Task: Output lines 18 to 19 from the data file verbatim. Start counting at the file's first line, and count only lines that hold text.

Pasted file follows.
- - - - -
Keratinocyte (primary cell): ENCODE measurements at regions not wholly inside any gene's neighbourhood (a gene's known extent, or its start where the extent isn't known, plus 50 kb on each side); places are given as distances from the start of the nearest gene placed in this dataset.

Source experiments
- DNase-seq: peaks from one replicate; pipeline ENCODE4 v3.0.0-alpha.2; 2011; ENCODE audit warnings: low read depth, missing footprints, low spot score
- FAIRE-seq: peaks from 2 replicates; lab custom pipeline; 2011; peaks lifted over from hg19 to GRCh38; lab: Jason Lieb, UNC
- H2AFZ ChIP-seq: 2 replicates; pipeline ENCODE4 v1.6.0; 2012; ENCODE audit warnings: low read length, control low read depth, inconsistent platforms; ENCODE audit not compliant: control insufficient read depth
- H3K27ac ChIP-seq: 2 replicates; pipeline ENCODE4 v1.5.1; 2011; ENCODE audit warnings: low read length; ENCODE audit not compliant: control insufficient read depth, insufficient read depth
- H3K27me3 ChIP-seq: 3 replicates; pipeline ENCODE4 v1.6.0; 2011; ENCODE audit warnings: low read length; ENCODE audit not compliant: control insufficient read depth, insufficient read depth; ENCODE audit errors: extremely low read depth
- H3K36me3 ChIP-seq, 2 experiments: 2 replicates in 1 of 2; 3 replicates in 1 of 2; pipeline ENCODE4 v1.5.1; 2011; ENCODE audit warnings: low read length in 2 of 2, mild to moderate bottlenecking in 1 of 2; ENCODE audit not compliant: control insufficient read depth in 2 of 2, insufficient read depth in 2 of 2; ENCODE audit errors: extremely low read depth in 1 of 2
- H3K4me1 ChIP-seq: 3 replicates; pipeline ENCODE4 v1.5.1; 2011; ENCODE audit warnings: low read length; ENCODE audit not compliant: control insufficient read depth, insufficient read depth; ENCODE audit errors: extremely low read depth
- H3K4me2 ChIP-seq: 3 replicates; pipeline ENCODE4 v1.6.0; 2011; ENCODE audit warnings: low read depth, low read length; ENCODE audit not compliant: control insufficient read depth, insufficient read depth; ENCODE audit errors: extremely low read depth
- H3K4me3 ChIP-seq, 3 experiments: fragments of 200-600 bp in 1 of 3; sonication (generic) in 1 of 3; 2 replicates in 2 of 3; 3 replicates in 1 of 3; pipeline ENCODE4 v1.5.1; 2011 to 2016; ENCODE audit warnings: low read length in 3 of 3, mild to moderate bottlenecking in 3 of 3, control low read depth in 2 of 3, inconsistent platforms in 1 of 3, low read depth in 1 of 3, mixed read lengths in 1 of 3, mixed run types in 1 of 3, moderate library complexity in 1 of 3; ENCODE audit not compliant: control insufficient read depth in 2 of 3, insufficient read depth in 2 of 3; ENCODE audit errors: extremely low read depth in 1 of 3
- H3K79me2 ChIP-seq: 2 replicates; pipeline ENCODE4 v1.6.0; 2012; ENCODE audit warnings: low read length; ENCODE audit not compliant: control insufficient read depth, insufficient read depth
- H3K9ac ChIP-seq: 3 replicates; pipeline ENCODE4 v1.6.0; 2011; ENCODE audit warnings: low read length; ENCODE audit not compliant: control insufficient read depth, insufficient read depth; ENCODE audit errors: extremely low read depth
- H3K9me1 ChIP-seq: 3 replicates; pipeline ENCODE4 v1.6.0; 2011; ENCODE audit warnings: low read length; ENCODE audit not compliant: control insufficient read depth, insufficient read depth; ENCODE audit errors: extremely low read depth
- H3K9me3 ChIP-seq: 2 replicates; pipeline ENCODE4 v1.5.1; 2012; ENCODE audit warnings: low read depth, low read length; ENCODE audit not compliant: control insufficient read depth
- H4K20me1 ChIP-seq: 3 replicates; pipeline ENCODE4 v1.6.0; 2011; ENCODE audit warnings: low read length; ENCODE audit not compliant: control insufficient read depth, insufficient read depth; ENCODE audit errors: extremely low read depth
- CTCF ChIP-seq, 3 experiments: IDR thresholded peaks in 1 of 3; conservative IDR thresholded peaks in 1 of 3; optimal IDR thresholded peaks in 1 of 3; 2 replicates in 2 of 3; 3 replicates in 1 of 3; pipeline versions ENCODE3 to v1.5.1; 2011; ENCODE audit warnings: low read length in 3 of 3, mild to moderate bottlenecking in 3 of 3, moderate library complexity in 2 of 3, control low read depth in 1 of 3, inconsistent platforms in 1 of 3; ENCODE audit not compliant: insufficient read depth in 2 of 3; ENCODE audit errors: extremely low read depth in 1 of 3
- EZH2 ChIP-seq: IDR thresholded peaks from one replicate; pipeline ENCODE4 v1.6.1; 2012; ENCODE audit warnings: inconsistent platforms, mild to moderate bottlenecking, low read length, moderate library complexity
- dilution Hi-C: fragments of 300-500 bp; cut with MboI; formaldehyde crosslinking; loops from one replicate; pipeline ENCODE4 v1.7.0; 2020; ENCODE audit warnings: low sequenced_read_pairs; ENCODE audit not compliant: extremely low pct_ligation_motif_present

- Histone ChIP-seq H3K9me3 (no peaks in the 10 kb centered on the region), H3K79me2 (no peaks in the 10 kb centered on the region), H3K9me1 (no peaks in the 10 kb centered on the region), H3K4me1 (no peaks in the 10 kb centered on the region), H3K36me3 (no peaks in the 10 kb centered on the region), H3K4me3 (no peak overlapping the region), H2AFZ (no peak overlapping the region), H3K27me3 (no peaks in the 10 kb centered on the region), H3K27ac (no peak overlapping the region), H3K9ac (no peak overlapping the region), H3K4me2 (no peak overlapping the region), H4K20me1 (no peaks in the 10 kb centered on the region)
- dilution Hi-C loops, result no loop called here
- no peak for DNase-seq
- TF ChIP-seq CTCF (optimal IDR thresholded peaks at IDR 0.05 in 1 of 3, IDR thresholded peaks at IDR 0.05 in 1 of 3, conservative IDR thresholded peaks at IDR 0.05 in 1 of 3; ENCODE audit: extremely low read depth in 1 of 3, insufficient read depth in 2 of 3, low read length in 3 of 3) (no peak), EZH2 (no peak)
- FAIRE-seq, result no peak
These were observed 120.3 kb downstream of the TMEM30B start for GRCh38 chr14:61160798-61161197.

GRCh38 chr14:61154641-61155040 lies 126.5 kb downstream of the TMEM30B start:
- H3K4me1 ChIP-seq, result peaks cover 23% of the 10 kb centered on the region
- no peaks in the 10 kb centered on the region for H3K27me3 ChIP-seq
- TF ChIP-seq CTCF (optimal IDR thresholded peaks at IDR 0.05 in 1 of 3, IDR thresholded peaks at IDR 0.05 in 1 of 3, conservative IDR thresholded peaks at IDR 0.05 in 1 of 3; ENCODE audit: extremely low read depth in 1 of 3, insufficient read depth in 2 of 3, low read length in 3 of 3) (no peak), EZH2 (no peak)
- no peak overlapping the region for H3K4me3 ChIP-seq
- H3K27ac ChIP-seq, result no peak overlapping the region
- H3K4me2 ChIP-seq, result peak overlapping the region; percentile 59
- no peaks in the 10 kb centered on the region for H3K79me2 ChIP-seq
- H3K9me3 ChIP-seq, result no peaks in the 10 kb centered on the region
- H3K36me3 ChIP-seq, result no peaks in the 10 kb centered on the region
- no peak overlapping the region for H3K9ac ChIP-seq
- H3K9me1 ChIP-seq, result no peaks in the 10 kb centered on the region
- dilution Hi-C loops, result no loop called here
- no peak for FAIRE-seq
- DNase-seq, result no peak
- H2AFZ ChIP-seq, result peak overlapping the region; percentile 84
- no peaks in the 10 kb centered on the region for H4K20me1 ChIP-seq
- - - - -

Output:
- EZH2 ChIP-seq: IDR thresholded peaks from one replicate; pipeline ENCODE4 v1.6.1; 2012; ENCODE audit warnings: inconsistent platforms, mild to moderate bottlenecking, low read length, moderate library complexity
- dilution Hi-C: fragments of 300-500 bp; cut with MboI; formaldehyde crosslinking; loops from one replicate; pipeline ENCODE4 v1.7.0; 2020; ENCODE audit warnings: low sequenced_read_pairs; ENCODE audit not compliant: extremely low pct_ligation_motif_present